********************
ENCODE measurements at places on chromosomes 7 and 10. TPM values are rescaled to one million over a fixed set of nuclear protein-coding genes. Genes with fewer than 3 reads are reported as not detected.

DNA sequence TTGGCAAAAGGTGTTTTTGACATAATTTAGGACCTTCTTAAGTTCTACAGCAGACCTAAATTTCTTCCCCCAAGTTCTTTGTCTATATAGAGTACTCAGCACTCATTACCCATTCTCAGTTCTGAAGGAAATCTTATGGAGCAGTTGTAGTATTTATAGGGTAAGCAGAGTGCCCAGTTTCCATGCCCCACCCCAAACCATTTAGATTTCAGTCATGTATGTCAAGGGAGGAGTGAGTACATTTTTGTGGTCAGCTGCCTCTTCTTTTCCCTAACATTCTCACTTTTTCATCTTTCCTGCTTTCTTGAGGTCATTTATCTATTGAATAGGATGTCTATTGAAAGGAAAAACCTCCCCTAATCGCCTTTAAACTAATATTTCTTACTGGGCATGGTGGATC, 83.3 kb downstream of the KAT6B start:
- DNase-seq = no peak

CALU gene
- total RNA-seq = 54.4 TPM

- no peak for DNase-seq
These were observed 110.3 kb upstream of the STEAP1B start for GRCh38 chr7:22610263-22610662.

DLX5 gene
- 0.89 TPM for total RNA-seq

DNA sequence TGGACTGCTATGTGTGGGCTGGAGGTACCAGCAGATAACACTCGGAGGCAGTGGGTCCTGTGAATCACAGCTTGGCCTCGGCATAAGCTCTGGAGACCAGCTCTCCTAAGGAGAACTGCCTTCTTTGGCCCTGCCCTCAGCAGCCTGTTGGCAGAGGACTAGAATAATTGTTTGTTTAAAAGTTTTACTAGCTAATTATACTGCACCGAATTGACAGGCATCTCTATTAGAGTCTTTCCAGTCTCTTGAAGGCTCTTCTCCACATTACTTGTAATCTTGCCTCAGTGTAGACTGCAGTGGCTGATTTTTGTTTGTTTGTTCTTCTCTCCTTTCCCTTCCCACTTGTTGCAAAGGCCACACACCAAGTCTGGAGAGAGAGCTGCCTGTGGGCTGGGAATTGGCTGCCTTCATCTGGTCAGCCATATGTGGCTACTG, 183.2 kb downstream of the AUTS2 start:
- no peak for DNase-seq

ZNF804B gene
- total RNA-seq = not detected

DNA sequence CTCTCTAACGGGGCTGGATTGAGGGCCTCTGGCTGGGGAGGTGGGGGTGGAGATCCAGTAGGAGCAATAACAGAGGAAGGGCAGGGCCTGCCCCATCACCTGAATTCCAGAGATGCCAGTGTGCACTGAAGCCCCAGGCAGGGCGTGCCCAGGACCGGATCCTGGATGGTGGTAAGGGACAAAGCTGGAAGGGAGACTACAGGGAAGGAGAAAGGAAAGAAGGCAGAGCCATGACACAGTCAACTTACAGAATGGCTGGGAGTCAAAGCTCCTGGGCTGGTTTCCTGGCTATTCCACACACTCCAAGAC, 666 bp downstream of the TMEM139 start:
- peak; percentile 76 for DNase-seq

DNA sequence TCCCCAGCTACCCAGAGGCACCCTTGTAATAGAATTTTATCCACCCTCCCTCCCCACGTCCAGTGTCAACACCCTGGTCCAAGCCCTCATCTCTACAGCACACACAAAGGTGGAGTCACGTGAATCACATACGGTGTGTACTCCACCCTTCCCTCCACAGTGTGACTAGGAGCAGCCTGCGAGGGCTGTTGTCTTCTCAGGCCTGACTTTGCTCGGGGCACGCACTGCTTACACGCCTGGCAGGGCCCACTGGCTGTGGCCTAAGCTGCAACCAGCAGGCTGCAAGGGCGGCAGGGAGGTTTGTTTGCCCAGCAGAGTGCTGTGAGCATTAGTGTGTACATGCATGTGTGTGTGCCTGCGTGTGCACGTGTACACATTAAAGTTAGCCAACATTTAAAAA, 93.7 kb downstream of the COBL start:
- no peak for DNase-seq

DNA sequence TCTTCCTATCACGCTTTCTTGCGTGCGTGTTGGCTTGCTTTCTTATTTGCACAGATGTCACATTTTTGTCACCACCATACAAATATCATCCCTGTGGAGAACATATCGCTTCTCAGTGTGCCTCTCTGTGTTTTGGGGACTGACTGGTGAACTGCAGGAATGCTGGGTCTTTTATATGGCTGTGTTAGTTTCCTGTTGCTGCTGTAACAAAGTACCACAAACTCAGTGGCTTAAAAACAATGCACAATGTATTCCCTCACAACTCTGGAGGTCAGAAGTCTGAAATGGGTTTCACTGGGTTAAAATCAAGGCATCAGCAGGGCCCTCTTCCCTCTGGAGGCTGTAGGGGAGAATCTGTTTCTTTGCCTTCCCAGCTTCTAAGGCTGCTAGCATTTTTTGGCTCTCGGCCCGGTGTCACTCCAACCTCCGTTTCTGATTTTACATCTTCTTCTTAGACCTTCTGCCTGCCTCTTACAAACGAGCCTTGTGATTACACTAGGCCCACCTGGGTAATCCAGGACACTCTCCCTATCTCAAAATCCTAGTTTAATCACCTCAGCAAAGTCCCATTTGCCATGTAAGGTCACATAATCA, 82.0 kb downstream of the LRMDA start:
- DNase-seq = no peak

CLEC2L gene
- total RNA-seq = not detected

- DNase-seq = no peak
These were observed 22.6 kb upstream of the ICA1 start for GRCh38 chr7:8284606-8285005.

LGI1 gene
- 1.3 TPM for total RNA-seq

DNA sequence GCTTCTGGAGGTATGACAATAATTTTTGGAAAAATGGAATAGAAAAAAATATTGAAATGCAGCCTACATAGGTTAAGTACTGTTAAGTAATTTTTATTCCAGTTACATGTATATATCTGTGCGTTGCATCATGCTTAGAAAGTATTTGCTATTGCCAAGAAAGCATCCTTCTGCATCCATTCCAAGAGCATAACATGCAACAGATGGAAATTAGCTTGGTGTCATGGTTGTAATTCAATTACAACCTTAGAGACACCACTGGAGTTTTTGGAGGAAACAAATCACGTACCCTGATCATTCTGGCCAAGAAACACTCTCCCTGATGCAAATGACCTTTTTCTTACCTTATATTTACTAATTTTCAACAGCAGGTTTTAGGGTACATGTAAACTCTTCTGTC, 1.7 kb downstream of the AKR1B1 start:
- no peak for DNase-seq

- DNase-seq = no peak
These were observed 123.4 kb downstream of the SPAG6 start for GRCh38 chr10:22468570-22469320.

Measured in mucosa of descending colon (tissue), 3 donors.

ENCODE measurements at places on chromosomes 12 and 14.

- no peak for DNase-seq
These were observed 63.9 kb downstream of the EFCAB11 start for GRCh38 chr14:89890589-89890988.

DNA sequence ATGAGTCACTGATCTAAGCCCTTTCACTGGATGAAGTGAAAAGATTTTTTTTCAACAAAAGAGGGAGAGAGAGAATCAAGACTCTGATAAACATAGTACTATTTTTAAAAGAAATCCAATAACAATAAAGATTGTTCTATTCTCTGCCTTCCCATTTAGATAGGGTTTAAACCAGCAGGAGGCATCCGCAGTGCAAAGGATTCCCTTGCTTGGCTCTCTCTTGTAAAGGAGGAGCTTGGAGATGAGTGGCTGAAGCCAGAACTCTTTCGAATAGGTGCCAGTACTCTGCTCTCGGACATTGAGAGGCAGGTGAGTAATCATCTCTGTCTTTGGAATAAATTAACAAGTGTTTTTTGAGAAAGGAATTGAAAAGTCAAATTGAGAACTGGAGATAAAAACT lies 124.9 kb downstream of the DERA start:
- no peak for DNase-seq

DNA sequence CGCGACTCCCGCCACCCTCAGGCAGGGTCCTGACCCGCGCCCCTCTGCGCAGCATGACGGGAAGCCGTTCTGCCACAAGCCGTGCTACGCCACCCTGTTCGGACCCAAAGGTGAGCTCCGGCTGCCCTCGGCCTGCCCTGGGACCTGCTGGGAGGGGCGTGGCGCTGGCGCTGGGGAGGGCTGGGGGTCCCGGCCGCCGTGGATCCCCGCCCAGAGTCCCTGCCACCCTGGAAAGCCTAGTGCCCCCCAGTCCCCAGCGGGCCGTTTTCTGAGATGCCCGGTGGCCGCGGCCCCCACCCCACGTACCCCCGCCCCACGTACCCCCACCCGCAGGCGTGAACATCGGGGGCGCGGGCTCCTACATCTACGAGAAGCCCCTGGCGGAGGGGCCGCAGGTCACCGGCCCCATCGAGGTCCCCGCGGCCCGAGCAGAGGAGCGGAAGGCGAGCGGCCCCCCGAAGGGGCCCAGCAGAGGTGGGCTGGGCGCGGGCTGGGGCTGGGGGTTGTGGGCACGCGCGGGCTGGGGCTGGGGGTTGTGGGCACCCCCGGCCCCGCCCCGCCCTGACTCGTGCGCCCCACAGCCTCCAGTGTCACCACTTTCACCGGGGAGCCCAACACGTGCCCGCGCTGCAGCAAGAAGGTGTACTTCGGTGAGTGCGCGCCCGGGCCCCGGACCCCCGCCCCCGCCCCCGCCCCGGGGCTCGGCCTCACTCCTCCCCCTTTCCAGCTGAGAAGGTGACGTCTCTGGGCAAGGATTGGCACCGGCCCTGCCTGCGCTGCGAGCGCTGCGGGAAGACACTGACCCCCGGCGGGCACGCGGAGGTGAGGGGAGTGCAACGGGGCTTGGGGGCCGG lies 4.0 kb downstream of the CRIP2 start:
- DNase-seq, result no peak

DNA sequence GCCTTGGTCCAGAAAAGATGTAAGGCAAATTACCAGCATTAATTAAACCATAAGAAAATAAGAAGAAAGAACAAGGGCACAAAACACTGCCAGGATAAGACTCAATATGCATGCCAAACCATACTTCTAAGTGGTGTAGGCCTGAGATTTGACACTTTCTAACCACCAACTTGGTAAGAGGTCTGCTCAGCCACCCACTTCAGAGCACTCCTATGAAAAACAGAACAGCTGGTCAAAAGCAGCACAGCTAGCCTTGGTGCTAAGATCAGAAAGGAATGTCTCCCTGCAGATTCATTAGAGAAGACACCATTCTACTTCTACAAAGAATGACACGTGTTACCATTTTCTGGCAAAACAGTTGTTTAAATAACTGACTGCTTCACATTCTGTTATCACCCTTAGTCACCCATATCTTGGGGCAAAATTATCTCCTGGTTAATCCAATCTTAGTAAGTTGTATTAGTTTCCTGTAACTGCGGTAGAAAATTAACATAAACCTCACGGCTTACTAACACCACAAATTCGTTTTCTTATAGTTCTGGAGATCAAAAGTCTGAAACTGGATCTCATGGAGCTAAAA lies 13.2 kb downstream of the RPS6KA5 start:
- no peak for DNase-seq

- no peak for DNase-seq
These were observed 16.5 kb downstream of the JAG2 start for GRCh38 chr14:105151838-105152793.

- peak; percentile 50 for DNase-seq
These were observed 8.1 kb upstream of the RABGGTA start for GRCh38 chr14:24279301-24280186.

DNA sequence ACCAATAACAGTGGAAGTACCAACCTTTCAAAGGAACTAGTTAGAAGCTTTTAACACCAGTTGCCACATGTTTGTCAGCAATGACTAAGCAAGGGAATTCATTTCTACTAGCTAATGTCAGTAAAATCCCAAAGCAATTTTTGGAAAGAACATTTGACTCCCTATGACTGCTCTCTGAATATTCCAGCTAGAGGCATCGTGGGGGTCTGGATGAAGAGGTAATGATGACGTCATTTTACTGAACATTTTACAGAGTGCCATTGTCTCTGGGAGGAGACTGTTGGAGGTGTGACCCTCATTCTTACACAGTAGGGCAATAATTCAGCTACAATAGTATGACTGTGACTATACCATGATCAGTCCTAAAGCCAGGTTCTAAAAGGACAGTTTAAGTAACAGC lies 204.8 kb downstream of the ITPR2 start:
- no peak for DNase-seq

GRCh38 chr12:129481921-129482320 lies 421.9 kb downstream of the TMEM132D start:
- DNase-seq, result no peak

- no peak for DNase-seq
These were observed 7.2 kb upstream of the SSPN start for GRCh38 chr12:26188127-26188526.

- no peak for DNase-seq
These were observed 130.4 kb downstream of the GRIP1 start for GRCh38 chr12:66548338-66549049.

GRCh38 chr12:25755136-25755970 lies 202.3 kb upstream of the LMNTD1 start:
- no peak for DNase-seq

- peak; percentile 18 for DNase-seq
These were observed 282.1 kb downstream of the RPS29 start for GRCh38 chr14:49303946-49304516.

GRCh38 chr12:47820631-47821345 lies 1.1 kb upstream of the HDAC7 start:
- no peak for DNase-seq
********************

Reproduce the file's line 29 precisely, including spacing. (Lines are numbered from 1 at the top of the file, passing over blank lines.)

These were observed 123.4 kb downstream of the SPAG6 start for GRCh38 chr10:22468570-22469320.